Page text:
When it comes to your kids, ensuring that they are equipped for whatever life throws at them is crucial. One aspect of that is finding the right school and community for them. So it’s no wonder that from June-July, families are more likely to move places, in search of the right community, environment, and half the time, a great school district. Whether you’re moving schools or not, juggling your kids’ back-to-school needs and house hunting can be overwhelming. After all, you’re human, too! That said, we’ve listed some tips to help you lock in these two things.
1. Plan your timing
If you’re looking into moving houses, doing it while your kids are still in school would be an extra layer to peel off. It’ll be more challenging to juggle the ongoing school calendar and a house move. To add to that, if you’re moving to a new school in the middle of a school year, it’ll be tougher for your kid to integrate comfortably. That’s why families often move during their kids’ summer break. It’s perfect as it’s when the family has more time to tackle an undertaking like this. In short, planning and giving yourself the right amount of window to do this goes a long way.
Don’t start listing and hunting for a new place just when summer’s about to start. Instead, spread yourself out throughout the year. Expect or make it a goal for your move to be around your kid’s summer break. It’ll be less stressful not just for you, but for your kid, too. You’ll both need ample time to prepare, so don’t haste the process.
2. Get some help
Moving houses can take up a lot of time and energy. To add to that, you still have to list your current house and look for a new home before you can even think about hiring that moving service. Between work, family, and your kids’ back-to-school needs, finding the time to even go through the barrage of listings can be difficult. One way to help offload the pressure is to hire an agent. Enlisting a real estate agent will brush off some stress and will help you find the right place for your needs. You’ll have some peace of mind and more free time to spend with your family.
3. Patience is a virtue
Imagine hunting for a place way too late and now you’re rushed by time. Your kid is about to go back to school, and you’re in a hurry. You’re more likely to take a bad offer or take up a least ideal home to be in. No, no, no, we’re not going to have any of that, right? Remember, it’s best to spread this throughout the year. This way, you’ll have a large elbow room to move in. If anything goes wrong, there’s the benefit of enough time to pick the pieces. It takes the stress of being rushed away. Don’t get us wrong, if your agent finds the perfect place and offers, go for it. Strike a deal to move in the summer or find a seamless way to get it done in the school year.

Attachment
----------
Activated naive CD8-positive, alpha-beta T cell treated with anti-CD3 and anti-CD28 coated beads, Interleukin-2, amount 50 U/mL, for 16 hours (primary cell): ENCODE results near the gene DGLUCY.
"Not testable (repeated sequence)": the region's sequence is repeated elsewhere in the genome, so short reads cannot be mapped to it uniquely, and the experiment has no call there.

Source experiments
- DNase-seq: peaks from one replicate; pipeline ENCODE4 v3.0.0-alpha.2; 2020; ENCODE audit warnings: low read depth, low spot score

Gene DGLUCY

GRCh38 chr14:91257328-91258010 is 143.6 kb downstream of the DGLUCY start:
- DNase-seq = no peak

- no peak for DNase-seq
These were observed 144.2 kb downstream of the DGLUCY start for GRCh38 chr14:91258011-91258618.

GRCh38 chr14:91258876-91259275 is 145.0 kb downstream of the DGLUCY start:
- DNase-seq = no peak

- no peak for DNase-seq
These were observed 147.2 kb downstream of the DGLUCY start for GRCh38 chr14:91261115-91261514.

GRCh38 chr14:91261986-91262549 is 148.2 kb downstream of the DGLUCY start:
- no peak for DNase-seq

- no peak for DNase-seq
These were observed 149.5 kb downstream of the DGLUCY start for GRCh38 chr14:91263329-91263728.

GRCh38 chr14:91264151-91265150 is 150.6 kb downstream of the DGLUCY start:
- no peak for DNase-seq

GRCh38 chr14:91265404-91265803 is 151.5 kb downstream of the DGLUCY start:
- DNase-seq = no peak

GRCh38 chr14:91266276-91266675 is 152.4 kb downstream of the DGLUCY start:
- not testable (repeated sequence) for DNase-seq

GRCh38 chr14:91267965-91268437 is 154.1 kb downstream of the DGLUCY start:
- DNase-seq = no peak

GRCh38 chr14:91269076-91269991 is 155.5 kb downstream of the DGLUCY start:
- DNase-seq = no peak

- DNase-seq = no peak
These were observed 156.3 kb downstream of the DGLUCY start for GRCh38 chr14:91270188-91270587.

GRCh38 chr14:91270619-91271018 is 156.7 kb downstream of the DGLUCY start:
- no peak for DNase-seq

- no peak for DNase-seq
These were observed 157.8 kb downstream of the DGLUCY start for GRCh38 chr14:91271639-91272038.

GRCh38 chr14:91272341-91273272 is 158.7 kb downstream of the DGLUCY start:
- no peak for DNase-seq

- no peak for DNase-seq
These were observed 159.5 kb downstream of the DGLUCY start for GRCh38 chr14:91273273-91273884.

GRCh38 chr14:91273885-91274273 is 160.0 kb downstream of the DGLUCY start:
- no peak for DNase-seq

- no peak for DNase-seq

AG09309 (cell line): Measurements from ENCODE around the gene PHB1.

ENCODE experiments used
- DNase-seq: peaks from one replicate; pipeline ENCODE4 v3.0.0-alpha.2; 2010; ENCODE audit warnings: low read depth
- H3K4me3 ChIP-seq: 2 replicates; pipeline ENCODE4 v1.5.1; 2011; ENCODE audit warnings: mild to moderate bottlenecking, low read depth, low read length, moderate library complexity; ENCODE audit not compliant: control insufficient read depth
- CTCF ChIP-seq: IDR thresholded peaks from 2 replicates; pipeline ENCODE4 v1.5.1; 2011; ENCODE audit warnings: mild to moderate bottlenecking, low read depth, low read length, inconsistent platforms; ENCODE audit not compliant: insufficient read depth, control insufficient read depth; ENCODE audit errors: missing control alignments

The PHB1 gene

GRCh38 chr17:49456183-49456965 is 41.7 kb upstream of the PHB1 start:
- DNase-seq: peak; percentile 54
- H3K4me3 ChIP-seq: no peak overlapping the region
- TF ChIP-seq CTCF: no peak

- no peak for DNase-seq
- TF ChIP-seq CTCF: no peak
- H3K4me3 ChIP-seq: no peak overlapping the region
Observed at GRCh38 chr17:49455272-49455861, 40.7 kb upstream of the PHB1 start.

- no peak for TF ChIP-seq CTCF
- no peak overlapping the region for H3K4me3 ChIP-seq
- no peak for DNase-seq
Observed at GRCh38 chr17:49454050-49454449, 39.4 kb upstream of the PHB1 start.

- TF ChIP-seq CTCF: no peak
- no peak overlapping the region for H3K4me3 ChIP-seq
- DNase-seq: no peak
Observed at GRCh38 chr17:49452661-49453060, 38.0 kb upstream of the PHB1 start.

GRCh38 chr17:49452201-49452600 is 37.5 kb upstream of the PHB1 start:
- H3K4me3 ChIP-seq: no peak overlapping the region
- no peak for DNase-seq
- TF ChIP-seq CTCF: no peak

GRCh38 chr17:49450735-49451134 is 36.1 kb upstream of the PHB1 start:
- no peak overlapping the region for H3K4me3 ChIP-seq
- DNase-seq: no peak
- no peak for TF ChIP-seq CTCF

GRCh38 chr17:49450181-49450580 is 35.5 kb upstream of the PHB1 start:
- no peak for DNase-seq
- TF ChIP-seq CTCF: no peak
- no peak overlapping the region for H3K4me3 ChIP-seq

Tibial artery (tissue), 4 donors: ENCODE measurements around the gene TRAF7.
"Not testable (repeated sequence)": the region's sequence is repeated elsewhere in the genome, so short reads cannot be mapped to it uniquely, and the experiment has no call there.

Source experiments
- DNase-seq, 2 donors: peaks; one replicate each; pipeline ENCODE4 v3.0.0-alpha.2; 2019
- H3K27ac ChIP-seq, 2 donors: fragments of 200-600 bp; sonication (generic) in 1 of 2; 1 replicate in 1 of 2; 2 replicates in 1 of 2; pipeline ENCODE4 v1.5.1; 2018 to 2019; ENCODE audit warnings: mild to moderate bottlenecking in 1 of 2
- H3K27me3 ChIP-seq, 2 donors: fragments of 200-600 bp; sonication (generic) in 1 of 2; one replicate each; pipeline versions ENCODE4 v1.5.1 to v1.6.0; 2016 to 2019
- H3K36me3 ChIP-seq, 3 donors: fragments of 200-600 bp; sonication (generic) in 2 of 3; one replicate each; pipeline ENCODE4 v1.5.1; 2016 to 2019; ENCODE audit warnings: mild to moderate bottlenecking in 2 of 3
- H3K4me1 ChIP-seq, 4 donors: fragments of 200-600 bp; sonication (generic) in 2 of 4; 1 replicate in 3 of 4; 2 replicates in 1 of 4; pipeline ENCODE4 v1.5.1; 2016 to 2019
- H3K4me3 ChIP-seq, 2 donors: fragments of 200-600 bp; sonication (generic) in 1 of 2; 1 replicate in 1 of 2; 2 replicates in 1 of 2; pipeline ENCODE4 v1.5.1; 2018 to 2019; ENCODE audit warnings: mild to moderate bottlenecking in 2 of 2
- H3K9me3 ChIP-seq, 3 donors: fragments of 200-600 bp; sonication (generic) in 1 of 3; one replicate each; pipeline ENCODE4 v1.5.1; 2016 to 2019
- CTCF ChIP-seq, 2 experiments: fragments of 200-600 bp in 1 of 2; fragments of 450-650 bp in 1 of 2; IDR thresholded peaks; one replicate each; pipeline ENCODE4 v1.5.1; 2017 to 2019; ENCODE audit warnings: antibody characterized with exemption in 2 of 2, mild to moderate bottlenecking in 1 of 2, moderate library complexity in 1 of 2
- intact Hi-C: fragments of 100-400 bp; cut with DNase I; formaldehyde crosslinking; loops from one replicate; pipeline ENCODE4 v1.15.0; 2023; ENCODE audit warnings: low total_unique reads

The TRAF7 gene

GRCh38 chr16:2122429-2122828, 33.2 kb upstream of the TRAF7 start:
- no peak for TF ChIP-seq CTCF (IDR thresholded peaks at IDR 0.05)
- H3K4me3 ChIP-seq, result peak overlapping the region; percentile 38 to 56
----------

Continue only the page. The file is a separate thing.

4. Balance your time and effort
Remember that you’re also taking care of your kids’ return to school. Whether it’s moving to a new one or just getting them ready for a new school year, making sure they are ready and feeling confident for the year is important. So balance your time and effort to ensure they are a-ok for the year. Being prepared will go a long way and help ease their mind and yours. Make sure to involve everyone, too – it’s a family effort and milestone so don’t miss the chance to spend it with them.
5. It’s go-time
Multitasking can be a difficult thing to do for anyone. It can be taxing and stressful, but being prepared and taking your time can be of gigantic help. Taking these steps with your family makes it a lot easier too. We’d be remiss to digress that this is a phase of change, and change isn’t easy to come by. It can be overbearing, so make sure to check in on your kids and involve them in the process. Make house hunting and back-to-school preps fun for the family. And when you’ve finally nailed down the house and called the moving service, you can check our recent article on “How to take the stress of moving with kids” to help get the job done with peace of mind. Have more questions in mind? I would love to hear from you! Call me at 250-804-9160 or send me an email at firstname.lastname@example.org.